Visiting Cow Tower, Norwich, Norfolk, England: fortified structure dating from the 14th century
A looming landmark since circa 1398/99
Among its characteristics are inlcuded walls which are nearly 2 metres thick, clearly built to withstand vigorous attack. It did, however, sustain damage in the 16th century. Given its estimated construction years 1398 / 99, its condition is nevertherless quite well preserved for a structure as old as this. Indeed, in as late as the early 20th century, through the existence of a military report, it is known that the possibility of using the Tower for ordnance storage purposes was seriously considered by the authorities.
The structure was executed in mortared flint, with external and internal brick facing. Interestingly, its flint construction — formerly a popular, local building material — is a feature which, because of the brick facing, remained undiscovered for many years. However, in the 1980s the interior of the building was thoroughly surveyed, including with the use of Electronic Distance Measuring. Records of these survey details are held by both the Norfolk Archeological Unit and the National Monuments Record. Work in brick is known to have become a feature in local building from the 13th century, a practice thought to have been derived from Flanders, with which Medieval East Anglia maintained extensive contacts.
The Tower is thought to have been suitable for the deployment of both cannon and guns, and of the traditional crossbow.
It is not known with certainly how the internal space of the building was originally used in the Middle Ages. But it has been suggested that the ground floor was used as a dining area, with troops using upper storeys for sleeping. The structure has two, upper floors, plus a battlements area. A fireplace has survived in the wall on the south side of the Tower.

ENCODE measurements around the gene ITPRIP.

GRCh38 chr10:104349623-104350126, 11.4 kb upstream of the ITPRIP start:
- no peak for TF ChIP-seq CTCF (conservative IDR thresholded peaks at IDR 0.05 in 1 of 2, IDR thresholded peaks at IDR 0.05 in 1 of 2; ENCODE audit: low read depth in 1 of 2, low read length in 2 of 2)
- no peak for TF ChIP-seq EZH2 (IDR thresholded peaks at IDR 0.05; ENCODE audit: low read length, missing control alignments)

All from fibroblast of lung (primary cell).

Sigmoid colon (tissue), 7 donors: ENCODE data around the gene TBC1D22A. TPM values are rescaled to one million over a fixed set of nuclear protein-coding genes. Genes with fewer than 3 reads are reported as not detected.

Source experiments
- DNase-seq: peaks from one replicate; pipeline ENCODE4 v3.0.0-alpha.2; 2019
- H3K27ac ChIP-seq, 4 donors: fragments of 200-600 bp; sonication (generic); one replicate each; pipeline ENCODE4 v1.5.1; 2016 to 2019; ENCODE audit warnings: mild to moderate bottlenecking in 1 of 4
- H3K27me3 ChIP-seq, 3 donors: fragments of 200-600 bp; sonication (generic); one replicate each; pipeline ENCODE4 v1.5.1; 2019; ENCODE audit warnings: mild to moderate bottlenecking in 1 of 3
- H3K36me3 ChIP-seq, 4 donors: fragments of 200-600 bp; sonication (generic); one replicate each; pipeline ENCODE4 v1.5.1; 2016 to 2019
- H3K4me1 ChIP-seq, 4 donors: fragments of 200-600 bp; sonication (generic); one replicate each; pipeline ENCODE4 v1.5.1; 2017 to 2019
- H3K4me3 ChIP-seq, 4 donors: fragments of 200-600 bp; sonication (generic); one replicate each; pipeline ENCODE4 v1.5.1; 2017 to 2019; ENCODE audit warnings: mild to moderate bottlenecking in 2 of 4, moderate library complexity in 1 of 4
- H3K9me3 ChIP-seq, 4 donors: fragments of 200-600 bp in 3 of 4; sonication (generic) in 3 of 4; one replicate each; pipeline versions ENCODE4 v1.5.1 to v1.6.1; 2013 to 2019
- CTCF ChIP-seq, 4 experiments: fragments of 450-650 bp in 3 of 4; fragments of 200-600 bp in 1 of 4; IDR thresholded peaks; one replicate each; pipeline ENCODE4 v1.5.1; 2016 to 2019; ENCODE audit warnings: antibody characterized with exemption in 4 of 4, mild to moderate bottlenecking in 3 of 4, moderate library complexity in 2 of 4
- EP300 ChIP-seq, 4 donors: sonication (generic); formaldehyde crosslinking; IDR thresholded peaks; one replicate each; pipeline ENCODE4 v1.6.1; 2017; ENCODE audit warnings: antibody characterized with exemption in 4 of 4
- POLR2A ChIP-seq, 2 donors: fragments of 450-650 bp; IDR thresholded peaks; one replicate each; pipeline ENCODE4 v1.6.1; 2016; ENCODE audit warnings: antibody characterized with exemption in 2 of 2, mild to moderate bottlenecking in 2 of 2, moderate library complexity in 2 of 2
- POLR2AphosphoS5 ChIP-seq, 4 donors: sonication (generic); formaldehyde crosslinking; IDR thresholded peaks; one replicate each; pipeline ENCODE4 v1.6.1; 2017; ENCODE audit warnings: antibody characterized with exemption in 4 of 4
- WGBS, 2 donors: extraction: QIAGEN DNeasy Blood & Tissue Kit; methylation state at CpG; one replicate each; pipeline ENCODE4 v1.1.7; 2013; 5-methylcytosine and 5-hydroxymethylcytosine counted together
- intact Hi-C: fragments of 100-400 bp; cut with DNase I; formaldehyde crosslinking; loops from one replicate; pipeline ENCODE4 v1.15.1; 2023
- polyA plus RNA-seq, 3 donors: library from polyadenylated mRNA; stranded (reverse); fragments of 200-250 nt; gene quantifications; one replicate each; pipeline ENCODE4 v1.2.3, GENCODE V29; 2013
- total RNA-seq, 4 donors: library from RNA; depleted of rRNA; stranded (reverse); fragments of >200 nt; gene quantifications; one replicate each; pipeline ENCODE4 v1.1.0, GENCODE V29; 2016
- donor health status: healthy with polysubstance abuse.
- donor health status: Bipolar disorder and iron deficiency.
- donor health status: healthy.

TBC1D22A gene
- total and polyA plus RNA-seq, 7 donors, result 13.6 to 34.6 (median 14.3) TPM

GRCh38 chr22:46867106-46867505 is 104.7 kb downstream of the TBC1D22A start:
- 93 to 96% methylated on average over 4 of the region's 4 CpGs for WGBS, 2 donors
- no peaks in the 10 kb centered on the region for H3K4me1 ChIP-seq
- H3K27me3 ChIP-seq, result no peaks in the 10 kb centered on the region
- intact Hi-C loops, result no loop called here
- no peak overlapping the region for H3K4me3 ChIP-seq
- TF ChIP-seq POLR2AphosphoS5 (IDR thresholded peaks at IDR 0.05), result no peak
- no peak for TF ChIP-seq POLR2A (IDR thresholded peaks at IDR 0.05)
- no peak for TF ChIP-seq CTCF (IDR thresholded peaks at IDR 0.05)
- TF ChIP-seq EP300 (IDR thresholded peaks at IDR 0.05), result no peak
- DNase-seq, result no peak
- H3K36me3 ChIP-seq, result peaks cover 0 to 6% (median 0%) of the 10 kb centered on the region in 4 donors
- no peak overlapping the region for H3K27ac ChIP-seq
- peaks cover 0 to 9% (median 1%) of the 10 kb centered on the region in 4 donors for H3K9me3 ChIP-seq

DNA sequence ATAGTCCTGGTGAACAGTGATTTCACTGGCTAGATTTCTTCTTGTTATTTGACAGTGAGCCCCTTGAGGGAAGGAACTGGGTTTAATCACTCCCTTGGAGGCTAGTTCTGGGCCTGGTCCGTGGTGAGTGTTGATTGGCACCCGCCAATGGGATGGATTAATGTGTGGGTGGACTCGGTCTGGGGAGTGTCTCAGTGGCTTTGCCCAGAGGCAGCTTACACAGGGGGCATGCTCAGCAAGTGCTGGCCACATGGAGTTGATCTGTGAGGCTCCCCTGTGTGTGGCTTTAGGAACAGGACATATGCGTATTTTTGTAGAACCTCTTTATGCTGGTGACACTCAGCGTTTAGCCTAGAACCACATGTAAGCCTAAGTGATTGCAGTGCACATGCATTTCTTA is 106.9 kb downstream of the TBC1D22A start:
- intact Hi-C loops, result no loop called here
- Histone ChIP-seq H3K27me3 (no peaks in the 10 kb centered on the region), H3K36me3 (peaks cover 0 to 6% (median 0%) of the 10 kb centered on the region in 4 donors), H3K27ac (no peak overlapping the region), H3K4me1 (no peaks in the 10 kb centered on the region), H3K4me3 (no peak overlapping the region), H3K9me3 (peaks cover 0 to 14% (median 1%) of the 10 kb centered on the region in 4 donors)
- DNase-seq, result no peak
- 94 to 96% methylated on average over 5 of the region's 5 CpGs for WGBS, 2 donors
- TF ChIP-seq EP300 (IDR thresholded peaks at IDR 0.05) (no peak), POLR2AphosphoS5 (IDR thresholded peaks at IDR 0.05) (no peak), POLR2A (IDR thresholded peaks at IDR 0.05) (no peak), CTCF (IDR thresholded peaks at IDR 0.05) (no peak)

The Tower is currently administered by English Heritage. Because of structural dangers, the interior of the Tower does not have public access.
While for many years the structure has been referred to as Cow Tower, it was known in the early years of its existence as the Dungeon. The terms Hospital Tower or the 'tower in the Hospital meadows' were also formerly used. A former name for the meadows was Cowholme, from which the currently used name for the Tower is thought to have been derived.
Also worth seeing
In Norwich itself, other significant Medieval structures include Norwich Cathedral, Norwich Castle and the Guildhall. Bishop's Bridge and Pull's Ferry are situated not far from Cow Tower. A striking, 20th century building is Norwich City Hall.
How to get there: Continental Airlines flies to London Heathrow Airport, where car rental is available. Norwich is served by rail from London Liverpool Street Station. Norwich is 233 kilometers from Heathrow Airport. Some facilities may be withdrawn, without notice. Please check with the airline or your travel agent for up to date information.
MJFenn is an independent travel writer based in Ontario, Canada.
Other of my hubpages may also be of interest
- Visiting the Guildhall, Norwich, Norfolk, England: hub of civic government from 15th to 20th centuri
- Visiting the City Hall, Norwich, Norfolk, England: substantially based on the design of the City Hal
- Visiting Norwich Castle, Norfolk, England: William the Conqueror reminding local people who was boss
- Visiting Norwich, Norfolk, England and its fine, Medieval Cathedral: with one of the tallest spires
- Visiting Great Yarmouth, Norfolk, England, and its North-West Tower, dating from c.1344: overlooking